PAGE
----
We spoke with six authors who are launching new children’s and YA series this year about crafting new worlds, the difference in the writing process compared to standalone projects, and what they hope to explore further into their series.

Kwame Alexander

How did you come to write this series? What did the idea stem from?

I spent about 10 years thinking about the book because usually I can’t start writing until I know the beginning, middle, and the end. I think through that process until I have a clear understanding and appreciation for that. 2012 was my first trip to Ghana/West Africa and while sitting under a coconut tree and talking to some of the kids in the village—and me wanting to talk about the weight of history, and them wanting to talk about Kanye West and music and food—I just started thinking to myself, “wait a minute.” As a Black American, you walk around with this sort of weight of being Black, and think that is the connection between you and Africa—between you and the motherland—but it doesn’t have to be. That burden was taken off when I found myself in Africa because people just want to talk about the daily woes and wonders of life. The toils and the triumphs. They just want to talk about “what good food did you have,” “what do you think about this song,” and “do you want a coconut?”

So, during this 10-year period, I found myself being able to appreciate the beauty and normalcy of kids whose eyes are full of hope and who are growing up in this place that we know of as Africa. I thought to myself how I could capture that in a book. Once I decided to write the book, after having made all those visits to Ghana and having all those experiences, I realized that the story I wanted to tell was going to be a lot lengthier than one book because there are many voices that needed to be given a platform.

What was the first element of the series that you began crafting and why was that your starting point?

For me, it’s always a character and some sort of sport. And it started with The Crossover, which wasn’t my idea, by the way—someone pitched me that: “You should write a book about a boy who plays basketball, and you should tell the story in verse.” And so after I wrote The Crossover, I wrote books about soccer and I wrote Becoming Muhammad Ali with Jim [Patterson] about boxing. So for me it’s always about the character. What’s their struggle in the sport that they’re playing and off the field, as it were?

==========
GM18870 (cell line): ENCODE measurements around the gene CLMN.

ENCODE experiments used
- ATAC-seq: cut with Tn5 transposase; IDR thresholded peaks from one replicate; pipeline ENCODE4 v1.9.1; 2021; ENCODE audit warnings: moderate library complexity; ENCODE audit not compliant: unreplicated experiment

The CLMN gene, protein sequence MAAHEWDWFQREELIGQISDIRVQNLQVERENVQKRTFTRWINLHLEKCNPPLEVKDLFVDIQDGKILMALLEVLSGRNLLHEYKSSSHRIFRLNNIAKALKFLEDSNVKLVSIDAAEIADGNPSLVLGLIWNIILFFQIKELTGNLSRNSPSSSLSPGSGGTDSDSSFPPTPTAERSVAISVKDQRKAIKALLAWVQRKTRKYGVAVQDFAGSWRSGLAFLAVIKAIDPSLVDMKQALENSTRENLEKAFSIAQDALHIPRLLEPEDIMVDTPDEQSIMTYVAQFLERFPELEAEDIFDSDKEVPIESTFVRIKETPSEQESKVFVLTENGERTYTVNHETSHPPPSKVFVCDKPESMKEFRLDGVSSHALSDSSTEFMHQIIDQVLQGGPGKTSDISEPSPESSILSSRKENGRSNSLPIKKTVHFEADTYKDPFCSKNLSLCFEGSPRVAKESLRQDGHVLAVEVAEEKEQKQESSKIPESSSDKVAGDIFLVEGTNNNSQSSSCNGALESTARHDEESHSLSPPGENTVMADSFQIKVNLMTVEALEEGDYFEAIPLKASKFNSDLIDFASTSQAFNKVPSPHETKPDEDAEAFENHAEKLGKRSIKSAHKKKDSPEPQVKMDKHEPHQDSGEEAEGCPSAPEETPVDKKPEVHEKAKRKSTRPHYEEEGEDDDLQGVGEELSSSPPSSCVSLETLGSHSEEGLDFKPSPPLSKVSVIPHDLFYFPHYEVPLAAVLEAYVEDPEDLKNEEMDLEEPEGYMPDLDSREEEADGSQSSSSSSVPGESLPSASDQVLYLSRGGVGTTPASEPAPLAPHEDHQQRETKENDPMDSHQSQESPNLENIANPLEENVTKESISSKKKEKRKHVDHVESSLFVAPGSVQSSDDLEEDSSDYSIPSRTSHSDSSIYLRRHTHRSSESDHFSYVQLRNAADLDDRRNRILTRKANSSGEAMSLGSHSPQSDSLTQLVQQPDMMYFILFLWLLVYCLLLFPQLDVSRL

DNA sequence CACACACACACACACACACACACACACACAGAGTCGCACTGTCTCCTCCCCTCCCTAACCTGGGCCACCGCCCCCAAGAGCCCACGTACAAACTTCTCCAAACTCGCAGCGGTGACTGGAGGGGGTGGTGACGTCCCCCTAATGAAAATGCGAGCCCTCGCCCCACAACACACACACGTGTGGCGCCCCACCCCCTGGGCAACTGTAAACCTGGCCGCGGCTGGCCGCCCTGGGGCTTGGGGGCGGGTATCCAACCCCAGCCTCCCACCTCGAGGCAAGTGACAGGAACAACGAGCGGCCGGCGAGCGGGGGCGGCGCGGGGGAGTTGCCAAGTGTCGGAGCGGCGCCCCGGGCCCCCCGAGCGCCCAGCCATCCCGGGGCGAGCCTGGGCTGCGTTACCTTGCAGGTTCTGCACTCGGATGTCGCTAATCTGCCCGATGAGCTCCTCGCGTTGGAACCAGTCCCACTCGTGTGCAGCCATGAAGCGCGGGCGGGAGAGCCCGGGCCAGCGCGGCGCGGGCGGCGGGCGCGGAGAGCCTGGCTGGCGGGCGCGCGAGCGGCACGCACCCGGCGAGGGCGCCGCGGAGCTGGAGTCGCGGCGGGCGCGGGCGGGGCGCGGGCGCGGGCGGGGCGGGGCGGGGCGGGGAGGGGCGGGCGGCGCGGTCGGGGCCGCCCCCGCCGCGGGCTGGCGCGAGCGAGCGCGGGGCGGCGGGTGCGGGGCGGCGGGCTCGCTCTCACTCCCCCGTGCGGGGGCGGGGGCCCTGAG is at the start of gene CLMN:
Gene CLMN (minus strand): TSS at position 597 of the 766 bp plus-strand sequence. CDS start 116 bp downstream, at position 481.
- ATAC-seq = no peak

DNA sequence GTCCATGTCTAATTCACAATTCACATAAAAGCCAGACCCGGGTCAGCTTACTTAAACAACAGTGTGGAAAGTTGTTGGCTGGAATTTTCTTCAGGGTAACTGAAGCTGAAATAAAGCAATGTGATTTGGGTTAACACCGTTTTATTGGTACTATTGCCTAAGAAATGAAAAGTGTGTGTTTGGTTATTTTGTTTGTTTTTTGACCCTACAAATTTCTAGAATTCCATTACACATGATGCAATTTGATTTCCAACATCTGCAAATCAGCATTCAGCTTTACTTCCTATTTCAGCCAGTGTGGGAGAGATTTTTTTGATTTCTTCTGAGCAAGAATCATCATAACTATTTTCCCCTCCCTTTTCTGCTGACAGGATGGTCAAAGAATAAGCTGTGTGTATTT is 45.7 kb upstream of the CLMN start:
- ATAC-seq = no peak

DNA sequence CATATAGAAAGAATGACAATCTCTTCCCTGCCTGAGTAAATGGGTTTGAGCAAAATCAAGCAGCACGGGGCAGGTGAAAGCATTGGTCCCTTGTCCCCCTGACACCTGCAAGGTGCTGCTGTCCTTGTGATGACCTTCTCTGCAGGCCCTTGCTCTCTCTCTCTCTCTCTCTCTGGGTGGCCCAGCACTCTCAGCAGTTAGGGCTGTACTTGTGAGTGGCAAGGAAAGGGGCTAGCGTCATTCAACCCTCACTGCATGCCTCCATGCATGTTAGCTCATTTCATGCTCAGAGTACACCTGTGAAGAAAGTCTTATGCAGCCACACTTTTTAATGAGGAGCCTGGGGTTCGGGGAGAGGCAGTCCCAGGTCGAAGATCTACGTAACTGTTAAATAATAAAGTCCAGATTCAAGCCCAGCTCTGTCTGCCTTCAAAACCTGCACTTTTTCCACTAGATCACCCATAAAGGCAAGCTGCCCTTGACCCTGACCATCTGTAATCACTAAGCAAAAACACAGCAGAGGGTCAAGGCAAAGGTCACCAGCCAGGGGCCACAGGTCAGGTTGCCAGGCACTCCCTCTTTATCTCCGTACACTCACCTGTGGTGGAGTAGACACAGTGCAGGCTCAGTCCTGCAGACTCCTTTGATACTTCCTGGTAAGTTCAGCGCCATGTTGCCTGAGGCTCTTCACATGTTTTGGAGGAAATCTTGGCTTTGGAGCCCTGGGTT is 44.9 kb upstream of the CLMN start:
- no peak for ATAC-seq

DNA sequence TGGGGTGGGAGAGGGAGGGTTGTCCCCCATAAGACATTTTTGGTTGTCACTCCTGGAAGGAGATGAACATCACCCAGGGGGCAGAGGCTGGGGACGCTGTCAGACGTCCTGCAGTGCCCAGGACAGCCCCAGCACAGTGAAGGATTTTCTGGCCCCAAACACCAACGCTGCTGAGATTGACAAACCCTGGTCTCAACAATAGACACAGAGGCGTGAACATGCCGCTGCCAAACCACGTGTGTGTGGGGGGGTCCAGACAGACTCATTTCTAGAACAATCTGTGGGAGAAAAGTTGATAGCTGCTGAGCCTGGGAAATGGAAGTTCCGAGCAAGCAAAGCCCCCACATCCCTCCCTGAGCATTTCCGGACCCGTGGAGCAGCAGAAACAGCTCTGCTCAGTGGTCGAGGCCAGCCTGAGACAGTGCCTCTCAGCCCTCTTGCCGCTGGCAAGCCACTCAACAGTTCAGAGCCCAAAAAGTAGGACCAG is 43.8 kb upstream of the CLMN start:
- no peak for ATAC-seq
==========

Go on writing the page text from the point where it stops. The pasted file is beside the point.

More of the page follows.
Then you have to figure out what the metaphor is. Sports is gonna be my metaphor, so if I know the sport, then I can begin to develop the metaphor. That’s how I think as a poet.

What notable differences do you find in the creative and writing process when writing a series verses a standalone novel?

With a standalone novel, you tie it up. There may be some loose ends, but you have a beginning, middle, and end. A trilogy has a beginning, middle, and end in each book, but the ends are beginnings. The circle cannot be unbroken. You just gotta keep it going, and you have to figure out how to. It’s like writing a poem. Because I write novels in verse, each poem is a story in and of itself, but it still has to contribute to the story of the novel. So, I always feel like poets who write novels in verse have a much harder job, ’cause you have to write a poem and you gotta write a novel. You have to write a poem on each page, and it has to feel complete, and it has to feel like it’s incomplete enough for you to want to turn the page. That’s work! I feel like it’s the same thing with a trilogy. You want to complete it, but at the same time you want to leave just enough for the reader to crave and grow impatient waiting for that next book in the series. If you can figure that out, that’s great. And I feel like in The Door of No Return, I ended book one in a way that you have some closure, but not enough.

What can readers look forward to in the next part of your series?

I have been told countless times in my career, in particular by young girls, that you need to write a book with a female lead. I can say that book two will more than likely have a female lead and after you’ve read book one you will definitely know who it should be and who it possibly will be.

The Door of No Return by Kwame Alexander. Little, Brown, $17.99 Sept. 27 ISBN 978-0-316-44186-5

Roseanne A. Brown

How did you come to write this series? Where did the idea stem from?

Back in 2019, my agent emailed me that Stephanie Lurie, the editorial director at Rick Riordan Presents, was looking for new writers for the imprint and asked if I wanted to pitch something. I’d never written middle grade before, but I grew up with the Percy Jackson books, and so suffice to say I screamed a lot before jumping on the opportunity. I turned in the initial pitch for Serwa in August 2019, which was then reviewed by both Steph and Rick Riordan himself. Then I spent that fall working on a six-chapter proposal, which sold in November of that year.

Serwa Boateng’s Guide to Vampire Hunting comes from my love of comic books, anime, and action movies. Though I have a reputation for more romance-heavy stories due to A Song of Wraiths and Ruin, some of my favorite pieces of media growing up were Percy Jackson, Power Rangers, Naruto, and Teen Titans. I wanted to write a book that captured that fast-paced, action-heavy Saturday morning cartoon feel, but with a Black girl who was our main kick-butt hero instead of the sassy sidekick or some other stereotype.